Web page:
How to integrate fake door testing in your consumer insights

Fake door tests are becoming increasingly popular within the consumer insights and market research industry, yet there is still confusion on when and how to use them.

They are a new testing concept to add to or replace current consumer insights approaches. 

In this blog, we are going to explore the current process, its downfalls and where fake door testing helps pick up the slack in the areas where consumer insights are lacking.

Current consumer insights process

The current process for consumer insights teams has been crafted over a long period of time; it’s been tested and refined to make it as smooth as possible. Until now, at least, that process has done these teams well but hasn’t taken into account everything you can do with current technology and how to capitalise on that.

This well-thought-out process looks like this:

current consumer insights process

You start off by gathering your initial insights. These help you to create an initial hypothesis for the tests that you will run later and are typically based on data that has already been collected by your team from previous products or through industry reports and research.

Then you can run your testing through whatever variety of tests you decide, whether that’s surveys, focus groups and 1-to-1 interviews. Once you’ve collected all of this data you then present your insights and the product can go into development and release based on the findings.

That’s quite a simplification of the process, but it is the general outline of how consumer insights are gathered currently. 

The problem with this process

Unfortunately, while this process essentially works, it doesn’t mean it is perfect. In fact, it is getting further away from perfect as technology progresses.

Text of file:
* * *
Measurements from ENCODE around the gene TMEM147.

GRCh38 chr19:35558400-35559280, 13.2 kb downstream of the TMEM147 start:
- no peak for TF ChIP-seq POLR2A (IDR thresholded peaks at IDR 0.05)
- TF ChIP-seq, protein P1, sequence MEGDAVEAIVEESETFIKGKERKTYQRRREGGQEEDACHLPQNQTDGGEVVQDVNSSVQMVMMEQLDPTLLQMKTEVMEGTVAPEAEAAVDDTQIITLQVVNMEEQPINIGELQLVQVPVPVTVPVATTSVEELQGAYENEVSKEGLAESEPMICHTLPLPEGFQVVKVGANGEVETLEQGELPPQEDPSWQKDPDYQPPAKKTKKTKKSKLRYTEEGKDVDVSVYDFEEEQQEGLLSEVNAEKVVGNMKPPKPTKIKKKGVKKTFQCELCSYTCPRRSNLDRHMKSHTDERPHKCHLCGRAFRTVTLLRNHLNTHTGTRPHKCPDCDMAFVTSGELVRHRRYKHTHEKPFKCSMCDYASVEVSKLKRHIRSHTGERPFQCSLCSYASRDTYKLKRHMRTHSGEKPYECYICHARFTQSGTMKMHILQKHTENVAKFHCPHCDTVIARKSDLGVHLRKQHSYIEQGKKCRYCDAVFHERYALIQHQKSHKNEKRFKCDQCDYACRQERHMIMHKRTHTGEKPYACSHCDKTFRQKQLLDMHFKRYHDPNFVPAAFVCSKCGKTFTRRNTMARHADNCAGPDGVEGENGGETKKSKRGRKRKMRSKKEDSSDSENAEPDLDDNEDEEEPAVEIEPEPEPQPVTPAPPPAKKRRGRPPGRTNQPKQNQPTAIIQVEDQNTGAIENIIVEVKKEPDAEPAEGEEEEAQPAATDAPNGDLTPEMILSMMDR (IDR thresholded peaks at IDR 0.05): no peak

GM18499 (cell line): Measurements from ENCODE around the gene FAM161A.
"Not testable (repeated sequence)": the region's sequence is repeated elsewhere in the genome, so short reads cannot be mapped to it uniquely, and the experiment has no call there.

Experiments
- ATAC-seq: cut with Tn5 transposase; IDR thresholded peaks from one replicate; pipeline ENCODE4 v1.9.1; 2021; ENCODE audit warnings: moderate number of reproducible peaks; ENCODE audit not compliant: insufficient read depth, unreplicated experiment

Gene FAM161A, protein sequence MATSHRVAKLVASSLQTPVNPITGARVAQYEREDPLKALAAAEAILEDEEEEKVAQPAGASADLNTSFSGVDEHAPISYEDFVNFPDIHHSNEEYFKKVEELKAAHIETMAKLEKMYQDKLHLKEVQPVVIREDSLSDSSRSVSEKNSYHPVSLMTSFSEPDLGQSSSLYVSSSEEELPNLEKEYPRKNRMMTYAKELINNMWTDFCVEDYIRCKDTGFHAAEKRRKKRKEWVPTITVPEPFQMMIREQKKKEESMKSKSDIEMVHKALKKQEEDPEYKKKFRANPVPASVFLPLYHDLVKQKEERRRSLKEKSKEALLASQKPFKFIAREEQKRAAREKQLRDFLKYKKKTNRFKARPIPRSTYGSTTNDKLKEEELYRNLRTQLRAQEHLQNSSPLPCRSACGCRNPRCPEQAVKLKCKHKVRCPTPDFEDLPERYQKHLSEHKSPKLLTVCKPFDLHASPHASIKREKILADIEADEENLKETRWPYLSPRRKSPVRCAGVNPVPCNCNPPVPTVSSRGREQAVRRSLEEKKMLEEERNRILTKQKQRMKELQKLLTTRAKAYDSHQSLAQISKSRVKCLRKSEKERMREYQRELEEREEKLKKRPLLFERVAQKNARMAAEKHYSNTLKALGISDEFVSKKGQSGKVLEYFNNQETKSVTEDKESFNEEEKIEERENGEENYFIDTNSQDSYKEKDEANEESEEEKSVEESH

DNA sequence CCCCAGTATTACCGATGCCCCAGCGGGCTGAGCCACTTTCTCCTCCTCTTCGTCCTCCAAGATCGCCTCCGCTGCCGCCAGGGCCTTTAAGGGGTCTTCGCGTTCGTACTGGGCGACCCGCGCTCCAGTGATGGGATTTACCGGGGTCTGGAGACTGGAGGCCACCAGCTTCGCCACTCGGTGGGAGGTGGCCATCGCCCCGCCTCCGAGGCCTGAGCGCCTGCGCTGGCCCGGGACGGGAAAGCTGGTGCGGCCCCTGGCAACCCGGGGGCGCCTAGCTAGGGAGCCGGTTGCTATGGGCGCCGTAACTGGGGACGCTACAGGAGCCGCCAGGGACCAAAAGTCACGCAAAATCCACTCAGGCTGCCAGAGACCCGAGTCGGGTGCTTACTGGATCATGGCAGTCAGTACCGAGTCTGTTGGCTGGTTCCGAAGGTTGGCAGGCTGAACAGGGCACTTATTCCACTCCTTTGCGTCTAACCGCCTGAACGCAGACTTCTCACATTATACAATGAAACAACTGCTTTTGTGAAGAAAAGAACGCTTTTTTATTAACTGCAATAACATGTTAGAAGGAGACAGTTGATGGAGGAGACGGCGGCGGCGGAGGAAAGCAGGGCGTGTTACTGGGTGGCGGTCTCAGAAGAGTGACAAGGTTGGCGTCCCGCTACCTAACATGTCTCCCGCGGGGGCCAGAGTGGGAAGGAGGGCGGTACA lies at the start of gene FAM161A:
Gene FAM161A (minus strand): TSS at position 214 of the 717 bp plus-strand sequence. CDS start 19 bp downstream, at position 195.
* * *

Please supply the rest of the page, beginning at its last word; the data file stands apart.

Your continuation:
The reason for this is that the methods explained above result in biased, opinion-based data - which isn’t the most reliable way to base any decisions upon. In the past, though, it has been the best option because technology wouldn’t allow us to get better results. 

Even now, when we think we are using technology to its utmost, it is still a survey. We get more results than we could before and faster than before; it’s not a different way of working; it’s just a more streamlined one.

This means that bias is still there, and that bias is inherent to surveys and interviews, you can’t ween that out. This is because when you ask someone a question about a potential product, it is open to interpretation from that respondent.

Imagine I said to you:

‘There is a new research method that allows you to get reliable insights from thousands of people, bias-free, for fast and cheap - would you use this method?’

You would probably say ‘absolutely’. I know I would.

Yet when it comes down to it, this method exists, and many consumer insights teams aren’t taking advantage of it; it’s called fake door testing, Pretotyping, or landing page testing; it goes by many names.

This is the bias that comes with survey testing. Someone might imagine your product in a way that they think, yeh I would buy that, but when it comes down to actually purchasing it and putting their money on the line, they don’t. Fake door testing gets around this by making it seem like this product exists and getting each respondent or user to put information down, or skin in the game, to ‘purchase’ it, resulting in unbiased and reliable data.